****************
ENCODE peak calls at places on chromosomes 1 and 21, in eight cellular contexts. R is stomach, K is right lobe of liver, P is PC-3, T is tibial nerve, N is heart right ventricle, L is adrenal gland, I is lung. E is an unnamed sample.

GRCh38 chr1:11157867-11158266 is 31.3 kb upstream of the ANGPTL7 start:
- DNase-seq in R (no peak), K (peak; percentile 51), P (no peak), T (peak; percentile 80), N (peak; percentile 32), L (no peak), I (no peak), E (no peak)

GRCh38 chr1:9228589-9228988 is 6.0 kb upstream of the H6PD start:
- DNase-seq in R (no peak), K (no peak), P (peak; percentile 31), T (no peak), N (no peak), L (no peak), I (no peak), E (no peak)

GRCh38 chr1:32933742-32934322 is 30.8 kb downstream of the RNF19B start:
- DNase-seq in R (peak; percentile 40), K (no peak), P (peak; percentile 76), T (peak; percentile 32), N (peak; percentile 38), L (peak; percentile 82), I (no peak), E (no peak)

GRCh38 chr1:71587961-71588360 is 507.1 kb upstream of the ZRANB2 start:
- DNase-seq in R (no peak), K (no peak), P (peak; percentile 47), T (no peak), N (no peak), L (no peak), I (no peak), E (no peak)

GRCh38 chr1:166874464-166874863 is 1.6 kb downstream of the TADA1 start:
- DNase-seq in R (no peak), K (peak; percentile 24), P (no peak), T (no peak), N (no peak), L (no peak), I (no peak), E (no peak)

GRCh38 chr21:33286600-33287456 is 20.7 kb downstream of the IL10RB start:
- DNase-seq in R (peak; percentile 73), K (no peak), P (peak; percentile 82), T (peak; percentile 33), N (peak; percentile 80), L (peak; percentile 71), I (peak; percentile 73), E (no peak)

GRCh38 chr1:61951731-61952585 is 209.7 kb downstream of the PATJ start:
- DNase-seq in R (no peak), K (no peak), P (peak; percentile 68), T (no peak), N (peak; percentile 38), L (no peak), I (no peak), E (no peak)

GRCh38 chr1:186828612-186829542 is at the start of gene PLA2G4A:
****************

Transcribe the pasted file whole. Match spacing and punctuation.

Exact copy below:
ENCODE peak calls at places on chromosomes 1 and 21, in eight cellular contexts. R is stomach, K is right lobe of liver, P is PC-3, T is tibial nerve, N is heart right ventricle, L is adrenal gland, I is lung. E is an unnamed sample.

GRCh38 chr1:11157867-11158266 is 31.3 kb upstream of the ANGPTL7 start:
- DNase-seq in R (no peak), K (peak; percentile 51), P (no peak), T (peak; percentile 80), N (peak; percentile 32), L (no peak), I (no peak), E (no peak)

GRCh38 chr1:9228589-9228988 is 6.0 kb upstream of the H6PD start:
- DNase-seq in R (no peak), K (no peak), P (peak; percentile 31), T (no peak), N (no peak), L (no peak), I (no peak), E (no peak)

GRCh38 chr1:32933742-32934322 is 30.8 kb downstream of the RNF19B start:
- DNase-seq in R (peak; percentile 40), K (no peak), P (peak; percentile 76), T (peak; percentile 32), N (peak; percentile 38), L (peak; percentile 82), I (no peak), E (no peak)

GRCh38 chr1:71587961-71588360 is 507.1 kb upstream of the ZRANB2 start:
- DNase-seq in R (no peak), K (no peak), P (peak; percentile 47), T (no peak), N (no peak), L (no peak), I (no peak), E (no peak)

GRCh38 chr1:166874464-166874863 is 1.6 kb downstream of the TADA1 start:
- DNase-seq in R (no peak), K (peak; percentile 24), P (no peak), T (no peak), N (no peak), L (no peak), I (no peak), E (no peak)

GRCh38 chr21:33286600-33287456 is 20.7 kb downstream of the IL10RB start:
- DNase-seq in R (peak; percentile 73), K (no peak), P (peak; percentile 82), T (peak; percentile 33), N (peak; percentile 80), L (peak; percentile 71), I (peak; percentile 73), E (no peak)

GRCh38 chr1:61951731-61952585 is 209.7 kb downstream of the PATJ start:
- DNase-seq in R (no peak), K (no peak), P (peak; percentile 68), T (no peak), N (peak; percentile 38), L (no peak), I (no peak), E (no peak)

GRCh38 chr1:186828612-186829542 is at the start of gene PLA2G4A: